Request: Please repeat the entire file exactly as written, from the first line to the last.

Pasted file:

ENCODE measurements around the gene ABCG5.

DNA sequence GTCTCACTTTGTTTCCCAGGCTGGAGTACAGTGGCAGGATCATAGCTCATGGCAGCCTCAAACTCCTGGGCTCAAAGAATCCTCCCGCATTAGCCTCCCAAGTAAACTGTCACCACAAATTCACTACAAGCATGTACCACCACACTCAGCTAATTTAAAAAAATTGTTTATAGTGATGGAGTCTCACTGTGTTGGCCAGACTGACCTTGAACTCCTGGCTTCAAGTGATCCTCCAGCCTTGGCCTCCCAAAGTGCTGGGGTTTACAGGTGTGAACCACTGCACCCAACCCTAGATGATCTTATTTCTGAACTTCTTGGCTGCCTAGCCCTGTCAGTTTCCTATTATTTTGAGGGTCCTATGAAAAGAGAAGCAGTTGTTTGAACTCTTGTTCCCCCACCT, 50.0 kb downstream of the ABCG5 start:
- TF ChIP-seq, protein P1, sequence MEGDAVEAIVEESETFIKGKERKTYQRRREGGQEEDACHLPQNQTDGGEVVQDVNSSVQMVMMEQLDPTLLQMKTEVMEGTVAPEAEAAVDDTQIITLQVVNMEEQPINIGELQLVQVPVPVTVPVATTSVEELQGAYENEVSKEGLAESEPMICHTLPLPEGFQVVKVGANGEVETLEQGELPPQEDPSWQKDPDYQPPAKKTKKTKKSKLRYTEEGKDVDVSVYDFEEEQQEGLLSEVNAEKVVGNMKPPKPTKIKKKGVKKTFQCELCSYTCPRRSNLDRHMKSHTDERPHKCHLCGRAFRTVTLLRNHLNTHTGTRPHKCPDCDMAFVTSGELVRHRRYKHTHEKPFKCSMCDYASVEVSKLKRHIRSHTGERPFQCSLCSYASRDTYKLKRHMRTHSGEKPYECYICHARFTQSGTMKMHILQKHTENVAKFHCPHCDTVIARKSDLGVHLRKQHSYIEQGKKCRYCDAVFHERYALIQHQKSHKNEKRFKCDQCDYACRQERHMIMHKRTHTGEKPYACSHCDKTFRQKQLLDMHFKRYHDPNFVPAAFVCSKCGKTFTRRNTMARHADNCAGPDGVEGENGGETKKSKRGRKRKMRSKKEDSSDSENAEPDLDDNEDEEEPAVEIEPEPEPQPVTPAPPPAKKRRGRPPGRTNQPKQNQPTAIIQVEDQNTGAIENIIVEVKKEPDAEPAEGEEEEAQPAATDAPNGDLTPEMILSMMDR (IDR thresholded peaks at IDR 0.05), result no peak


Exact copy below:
ENCODE measurements around the gene ABCG5.

DNA sequence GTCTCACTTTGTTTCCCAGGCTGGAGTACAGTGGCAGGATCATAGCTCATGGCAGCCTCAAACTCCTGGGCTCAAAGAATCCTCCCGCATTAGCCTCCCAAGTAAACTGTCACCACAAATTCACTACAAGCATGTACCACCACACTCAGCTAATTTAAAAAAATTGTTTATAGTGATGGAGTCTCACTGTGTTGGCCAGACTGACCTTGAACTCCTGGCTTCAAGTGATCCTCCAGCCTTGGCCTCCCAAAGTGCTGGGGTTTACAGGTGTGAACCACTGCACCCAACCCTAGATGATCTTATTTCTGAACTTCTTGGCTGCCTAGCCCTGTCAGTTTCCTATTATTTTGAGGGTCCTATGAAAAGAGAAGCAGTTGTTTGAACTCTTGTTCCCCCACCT, 50.0 kb downstream of the ABCG5 start:
- TF ChIP-seq, protein P1, sequence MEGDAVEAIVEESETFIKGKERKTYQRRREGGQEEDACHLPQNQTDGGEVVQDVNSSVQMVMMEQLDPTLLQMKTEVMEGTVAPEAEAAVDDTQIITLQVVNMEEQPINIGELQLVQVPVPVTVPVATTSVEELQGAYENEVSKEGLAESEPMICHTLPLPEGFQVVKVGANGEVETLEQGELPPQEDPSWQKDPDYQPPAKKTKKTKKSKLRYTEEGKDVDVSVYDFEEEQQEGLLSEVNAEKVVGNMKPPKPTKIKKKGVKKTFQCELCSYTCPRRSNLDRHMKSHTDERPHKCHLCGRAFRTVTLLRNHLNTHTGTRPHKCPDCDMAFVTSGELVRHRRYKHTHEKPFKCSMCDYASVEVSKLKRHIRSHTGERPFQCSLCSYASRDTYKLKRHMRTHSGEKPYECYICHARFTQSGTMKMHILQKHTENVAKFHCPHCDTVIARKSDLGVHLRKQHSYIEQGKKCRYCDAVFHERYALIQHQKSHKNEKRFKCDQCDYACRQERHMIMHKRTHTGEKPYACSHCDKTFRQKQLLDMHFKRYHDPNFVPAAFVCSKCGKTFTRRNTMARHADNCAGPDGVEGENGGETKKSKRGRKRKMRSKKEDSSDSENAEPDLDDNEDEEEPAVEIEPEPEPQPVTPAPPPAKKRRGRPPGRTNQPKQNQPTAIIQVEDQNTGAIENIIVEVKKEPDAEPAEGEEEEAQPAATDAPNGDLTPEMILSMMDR (IDR thresholded peaks at IDR 0.05), result no peak